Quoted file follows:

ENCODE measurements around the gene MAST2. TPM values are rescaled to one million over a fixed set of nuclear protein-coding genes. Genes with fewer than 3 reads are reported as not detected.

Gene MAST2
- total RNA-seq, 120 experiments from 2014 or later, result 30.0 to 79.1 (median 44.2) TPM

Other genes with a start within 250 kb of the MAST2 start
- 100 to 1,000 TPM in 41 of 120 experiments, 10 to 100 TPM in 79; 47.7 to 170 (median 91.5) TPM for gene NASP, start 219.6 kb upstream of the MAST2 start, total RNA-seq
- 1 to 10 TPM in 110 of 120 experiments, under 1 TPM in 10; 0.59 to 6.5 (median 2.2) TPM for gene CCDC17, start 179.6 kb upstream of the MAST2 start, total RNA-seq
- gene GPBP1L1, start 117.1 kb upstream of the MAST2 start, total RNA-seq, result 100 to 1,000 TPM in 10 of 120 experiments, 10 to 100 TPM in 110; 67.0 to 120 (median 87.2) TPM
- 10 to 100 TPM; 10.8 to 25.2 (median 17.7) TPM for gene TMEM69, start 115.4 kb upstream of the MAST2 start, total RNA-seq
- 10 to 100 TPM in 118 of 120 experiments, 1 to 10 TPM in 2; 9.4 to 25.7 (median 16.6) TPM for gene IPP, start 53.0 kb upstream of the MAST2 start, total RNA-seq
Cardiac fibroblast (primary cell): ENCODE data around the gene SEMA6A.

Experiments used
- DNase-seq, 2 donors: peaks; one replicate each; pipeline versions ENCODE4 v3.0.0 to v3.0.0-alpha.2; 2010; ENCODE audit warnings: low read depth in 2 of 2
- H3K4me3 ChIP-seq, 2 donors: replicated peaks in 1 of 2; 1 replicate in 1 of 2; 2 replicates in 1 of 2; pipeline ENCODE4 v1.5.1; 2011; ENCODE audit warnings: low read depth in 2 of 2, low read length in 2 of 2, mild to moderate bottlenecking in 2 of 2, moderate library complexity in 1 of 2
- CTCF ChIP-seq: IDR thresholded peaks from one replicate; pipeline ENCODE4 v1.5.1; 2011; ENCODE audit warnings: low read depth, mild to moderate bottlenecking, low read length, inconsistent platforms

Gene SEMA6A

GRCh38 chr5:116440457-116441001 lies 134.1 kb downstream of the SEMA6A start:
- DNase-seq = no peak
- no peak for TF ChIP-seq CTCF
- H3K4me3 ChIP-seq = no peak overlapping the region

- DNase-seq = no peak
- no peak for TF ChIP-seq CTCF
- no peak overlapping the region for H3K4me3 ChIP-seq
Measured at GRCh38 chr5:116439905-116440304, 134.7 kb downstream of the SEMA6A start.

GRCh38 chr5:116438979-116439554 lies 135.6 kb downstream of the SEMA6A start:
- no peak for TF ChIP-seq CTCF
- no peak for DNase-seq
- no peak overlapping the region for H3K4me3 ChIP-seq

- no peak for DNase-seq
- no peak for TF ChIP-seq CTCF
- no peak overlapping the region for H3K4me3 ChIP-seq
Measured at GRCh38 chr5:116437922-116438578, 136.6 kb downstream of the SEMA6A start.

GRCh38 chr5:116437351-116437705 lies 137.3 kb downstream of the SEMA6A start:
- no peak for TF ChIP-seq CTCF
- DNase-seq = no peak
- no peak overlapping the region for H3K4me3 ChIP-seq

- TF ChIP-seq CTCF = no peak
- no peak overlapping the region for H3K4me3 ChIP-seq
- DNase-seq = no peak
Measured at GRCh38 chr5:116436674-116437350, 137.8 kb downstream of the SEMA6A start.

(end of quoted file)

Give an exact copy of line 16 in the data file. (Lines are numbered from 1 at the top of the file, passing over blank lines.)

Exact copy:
GRCh38 chr5:116440457-116441001 lies 134.1 kb downstream of the SEMA6A start: